Video Endoscopic Sequence 7 of 12.

Chromoendoscopy has been applied in a variety of clinical settings and throughout all gastrointestinal tract segments that are accessible to the endoscope.

The ileo-caecal area is reported to be the area most commonly involved in colonic tuberculosis.

 

Colon tuberculosis

Video Endoscopic Sequence 8 of 12.

A close up magnification of the lesion is observed, using a magnifying video endoscope after dye spraying. See video clip.

Intestinal tuberculosis is much more difficult to diagnose than pulmonary tuberculosis. One of the reasons is the very low diagnostic yield of endoscopic biopsy specimens..

The differentiation between intestinal tuberculosis and Crohn’s disease based on clinical features, radiology, endoscopy, and histology is often difficult.

 

Colon tuberculosis

Video Endoscopic Sequence 9 of 12.

A Tumorlike Appearance.

Colonoscopic image shows that colonoscope was unable to
pass stenotic segment.
Severe narrowness in the ascending colon. Involving the distal colon, with severe inflammation, edema, ulcers and stenosis. Because we could not pass the colonoscope behind the stricture, we could not examine the ileocecal region.

Colon tuberculosis

Video Endoscopic Sequence 10 of 12.

The colonoscope could not be introduced beyond the lesion.

Colonoscopy revealed a tumorous lesion in the ascending colon near the caecum.

The lymph nodes, peritoneum, and gastrointestinal tract are the most common sites of such involvement . In the gastrointestinal tract, common locations include the ileum, colon, and ileocecal valve, although any part of the gut may be involved.

 

Colon tuberculosis

Video Endoscopic Sequence 11 of 12.

Seen after staining with methylene blue.

Tuberculosis.--M tuberculosis is the most common cause ofserious HIV-related infection worldwide, although it is lesscommon in the United States than in other countries. About 43%of HIV-infected persons develop tuberculosis in developingcountries , whereas only 4% develop tuberculosis in the UnitedStates. Tuberculosis in HIV-infected patients tends to occurearlier than other AIDS-defining opportunistic infections, usuallywhen the patient's CD4 cell count is in the range of 150 350 cellsper microliter.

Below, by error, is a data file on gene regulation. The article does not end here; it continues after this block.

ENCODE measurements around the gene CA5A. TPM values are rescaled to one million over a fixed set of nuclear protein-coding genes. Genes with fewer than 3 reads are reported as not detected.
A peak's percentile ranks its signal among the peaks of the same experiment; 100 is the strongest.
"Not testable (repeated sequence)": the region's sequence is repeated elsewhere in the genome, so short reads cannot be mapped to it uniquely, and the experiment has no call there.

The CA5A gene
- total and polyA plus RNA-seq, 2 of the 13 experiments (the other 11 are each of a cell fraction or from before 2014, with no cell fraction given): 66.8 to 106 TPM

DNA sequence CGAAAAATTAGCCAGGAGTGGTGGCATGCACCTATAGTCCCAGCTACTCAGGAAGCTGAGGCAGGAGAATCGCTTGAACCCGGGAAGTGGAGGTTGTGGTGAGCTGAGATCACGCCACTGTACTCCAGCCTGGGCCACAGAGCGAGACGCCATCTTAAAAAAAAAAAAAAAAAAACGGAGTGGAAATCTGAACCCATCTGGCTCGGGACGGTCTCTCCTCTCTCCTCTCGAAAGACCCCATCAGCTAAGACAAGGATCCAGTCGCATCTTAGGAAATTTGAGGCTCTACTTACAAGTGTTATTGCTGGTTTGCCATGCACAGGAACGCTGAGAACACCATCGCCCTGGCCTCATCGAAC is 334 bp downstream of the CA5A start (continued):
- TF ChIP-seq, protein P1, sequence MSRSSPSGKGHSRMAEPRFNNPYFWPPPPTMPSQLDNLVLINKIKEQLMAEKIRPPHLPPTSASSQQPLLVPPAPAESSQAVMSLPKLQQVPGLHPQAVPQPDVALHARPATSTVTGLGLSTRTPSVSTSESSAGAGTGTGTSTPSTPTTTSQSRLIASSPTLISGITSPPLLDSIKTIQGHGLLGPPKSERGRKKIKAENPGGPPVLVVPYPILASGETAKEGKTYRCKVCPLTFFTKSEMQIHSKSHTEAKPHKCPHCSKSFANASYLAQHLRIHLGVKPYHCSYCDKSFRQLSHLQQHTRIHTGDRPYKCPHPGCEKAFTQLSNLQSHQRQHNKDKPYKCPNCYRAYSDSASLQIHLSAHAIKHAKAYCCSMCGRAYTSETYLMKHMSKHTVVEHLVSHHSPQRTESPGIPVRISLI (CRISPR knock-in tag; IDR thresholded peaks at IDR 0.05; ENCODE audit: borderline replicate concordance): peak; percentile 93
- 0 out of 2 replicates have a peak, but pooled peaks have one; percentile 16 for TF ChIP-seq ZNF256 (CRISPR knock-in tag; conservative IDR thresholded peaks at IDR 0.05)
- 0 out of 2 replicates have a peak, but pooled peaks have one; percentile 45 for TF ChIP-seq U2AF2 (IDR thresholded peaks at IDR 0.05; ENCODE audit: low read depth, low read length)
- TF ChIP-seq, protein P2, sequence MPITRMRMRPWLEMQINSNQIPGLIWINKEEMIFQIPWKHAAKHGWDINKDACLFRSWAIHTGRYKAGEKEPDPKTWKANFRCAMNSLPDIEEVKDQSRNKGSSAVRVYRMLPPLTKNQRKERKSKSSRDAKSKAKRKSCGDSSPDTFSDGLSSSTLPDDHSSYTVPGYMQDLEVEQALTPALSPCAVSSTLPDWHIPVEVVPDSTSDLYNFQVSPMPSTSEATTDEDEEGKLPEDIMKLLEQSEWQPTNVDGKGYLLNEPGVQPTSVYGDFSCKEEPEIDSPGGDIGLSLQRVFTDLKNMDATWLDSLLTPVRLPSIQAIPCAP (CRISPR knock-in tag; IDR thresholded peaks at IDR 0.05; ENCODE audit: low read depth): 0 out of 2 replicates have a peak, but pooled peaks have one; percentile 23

Colon tuberculosis

Video Endoscopic Sequence 12 of 12.

A close-up image.

For more endoscopic details download the video clips by clicking on the images.

The importance of considering tuberculosis in patients presenting with Crohn's disease. In this regard colonoscopy with tissue culture of targeted biopsy may be a valuable aid in establishing the diagnosis of tuberculous colitis.

 

Colon tuberculosis

Video Endoscopic Sequence 1 of 11.

This 54-year-old male fisherman, was seen as an emergency because of massive rectal bleeding, his hemoglobin was 6.3 GR./dl, serology for HIV was negative, Rectal examination revealed dark, red blood on the examining finger, two moths previously undergone a cerebral surgery due to an astrocitoma.

A full colonoscopy was carried out in order to determinate the exact etiology of this hemorrhage of the patient, in this image and the video clip shows some diverticulae and dark blood.

 

Colon tuberculosis

Video Endoscopic Sequence 2 of 11.

The colon was seen filled with dark blood.

The main symptom of lower GI bleeding is blood exiting the anus, either alone (bright red blood per rectum) or as red-stained stool (hematochezia). Stool that is tarry and dark (melena) typically points to upper GI bleeding. Otherwise, bleeding over time results in anemia, characterized by lower than normal blood hemoglobin and hematocrit with symptoms like weakness, fatigue, and fainting.

 

 

 

 

 

Colon tuberculosis

Video Endoscopic Sequence 3 of 11.

Large ulcer with an elevated margin

Intestinal tuberculosis (TB) is rarely seen in western countries, affecting mainly immigrants and immunocompromised patients. However, the incidence of abdominal TB has been steadily increasing for the past 20 years and a reported 2–3% of patients with abdominal TB have isolated colonic involvement. Intestinal TB is usually a diagnostic challenge, particularly in the absence of active pulmonary infection. It may mimic many other abdominal diseases, such as other infectious processes, tumors, periappendiceal abscess, and Crohn's disease (CD). Several cases of intestinal TB have so far been described including a few reports of intestinal TB mimicking CD. The differential diagnosis between TB and CD is important because if TB is suspected, empiric treatment with antituberculous drugs should be considered, especially if an immunosuppresive treatment for CD is to be initiated.